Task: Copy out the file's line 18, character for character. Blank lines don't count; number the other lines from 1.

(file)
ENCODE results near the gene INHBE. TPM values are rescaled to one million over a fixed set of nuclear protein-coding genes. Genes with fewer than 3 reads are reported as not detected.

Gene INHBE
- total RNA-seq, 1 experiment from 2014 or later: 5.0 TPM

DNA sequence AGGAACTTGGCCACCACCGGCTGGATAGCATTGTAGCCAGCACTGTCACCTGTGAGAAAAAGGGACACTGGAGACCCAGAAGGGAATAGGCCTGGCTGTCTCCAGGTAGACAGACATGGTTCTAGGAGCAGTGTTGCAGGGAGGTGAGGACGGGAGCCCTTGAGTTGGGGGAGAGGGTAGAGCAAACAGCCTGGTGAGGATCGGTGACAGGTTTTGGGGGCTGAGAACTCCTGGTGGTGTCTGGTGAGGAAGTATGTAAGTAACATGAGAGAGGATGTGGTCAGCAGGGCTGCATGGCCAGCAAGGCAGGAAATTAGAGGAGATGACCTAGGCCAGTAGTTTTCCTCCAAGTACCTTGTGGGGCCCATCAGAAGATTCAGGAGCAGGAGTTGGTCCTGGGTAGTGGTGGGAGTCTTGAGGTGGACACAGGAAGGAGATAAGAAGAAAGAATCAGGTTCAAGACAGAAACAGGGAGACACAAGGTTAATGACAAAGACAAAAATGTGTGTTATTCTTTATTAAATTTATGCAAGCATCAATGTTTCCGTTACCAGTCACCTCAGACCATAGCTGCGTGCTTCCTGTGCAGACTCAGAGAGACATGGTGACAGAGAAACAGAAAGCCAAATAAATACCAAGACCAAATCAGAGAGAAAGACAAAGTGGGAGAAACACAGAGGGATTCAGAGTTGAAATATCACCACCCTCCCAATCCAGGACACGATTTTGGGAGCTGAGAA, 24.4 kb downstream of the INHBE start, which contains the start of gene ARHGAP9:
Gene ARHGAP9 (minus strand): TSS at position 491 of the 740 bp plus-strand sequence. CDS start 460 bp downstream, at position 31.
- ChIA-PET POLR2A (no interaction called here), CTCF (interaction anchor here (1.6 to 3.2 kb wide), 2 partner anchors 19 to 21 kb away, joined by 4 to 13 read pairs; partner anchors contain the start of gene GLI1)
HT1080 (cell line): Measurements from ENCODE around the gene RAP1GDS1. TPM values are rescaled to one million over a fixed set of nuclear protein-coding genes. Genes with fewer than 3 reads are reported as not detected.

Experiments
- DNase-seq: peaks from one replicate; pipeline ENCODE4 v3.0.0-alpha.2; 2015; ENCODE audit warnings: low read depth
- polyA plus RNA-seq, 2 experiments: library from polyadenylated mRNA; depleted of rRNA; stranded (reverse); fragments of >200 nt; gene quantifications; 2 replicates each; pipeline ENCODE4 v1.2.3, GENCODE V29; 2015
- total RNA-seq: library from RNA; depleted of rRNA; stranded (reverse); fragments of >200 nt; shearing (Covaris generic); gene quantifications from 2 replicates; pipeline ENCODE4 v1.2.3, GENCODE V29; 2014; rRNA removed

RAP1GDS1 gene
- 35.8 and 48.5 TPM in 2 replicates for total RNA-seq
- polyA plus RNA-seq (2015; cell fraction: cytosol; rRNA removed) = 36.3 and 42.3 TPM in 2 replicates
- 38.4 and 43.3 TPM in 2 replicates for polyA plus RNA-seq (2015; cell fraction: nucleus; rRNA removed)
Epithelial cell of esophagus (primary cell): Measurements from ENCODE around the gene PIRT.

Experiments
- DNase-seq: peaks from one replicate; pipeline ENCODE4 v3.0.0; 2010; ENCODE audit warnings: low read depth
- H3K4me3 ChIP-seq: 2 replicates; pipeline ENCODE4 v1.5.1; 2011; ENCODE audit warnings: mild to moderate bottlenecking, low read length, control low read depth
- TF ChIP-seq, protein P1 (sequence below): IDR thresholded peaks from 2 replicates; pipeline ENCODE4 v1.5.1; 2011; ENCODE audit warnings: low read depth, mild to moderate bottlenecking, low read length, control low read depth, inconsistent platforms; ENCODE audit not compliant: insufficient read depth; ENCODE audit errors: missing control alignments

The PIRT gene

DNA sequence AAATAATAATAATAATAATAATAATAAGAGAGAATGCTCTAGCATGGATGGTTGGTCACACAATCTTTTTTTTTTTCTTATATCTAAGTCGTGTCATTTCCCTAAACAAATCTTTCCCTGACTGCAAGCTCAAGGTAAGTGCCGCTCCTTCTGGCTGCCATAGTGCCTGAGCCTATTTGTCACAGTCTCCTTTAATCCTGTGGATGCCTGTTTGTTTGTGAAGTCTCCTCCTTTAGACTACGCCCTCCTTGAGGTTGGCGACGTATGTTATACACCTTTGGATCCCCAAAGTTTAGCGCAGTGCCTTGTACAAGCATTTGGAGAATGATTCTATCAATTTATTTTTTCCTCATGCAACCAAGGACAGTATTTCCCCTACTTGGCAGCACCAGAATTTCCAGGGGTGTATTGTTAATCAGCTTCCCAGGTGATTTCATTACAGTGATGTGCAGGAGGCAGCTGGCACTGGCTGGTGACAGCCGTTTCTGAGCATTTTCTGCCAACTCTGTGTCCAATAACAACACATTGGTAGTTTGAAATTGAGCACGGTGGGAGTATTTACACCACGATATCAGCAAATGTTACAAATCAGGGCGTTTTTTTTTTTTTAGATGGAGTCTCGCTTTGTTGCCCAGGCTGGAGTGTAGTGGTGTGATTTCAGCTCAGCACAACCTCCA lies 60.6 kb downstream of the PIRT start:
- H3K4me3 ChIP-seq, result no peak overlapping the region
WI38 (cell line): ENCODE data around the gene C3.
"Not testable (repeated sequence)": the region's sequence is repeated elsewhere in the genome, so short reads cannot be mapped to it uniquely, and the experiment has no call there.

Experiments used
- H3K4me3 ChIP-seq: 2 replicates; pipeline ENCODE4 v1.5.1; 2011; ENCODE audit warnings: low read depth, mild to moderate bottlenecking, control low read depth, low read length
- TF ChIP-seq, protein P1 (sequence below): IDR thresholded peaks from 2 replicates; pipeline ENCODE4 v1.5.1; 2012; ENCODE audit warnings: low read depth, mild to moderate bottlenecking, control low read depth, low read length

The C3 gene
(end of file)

- DNase-seq: peaks from one replicate; pipeline ENCODE4 v3.0.0; 2010; ENCODE audit warnings: low read depth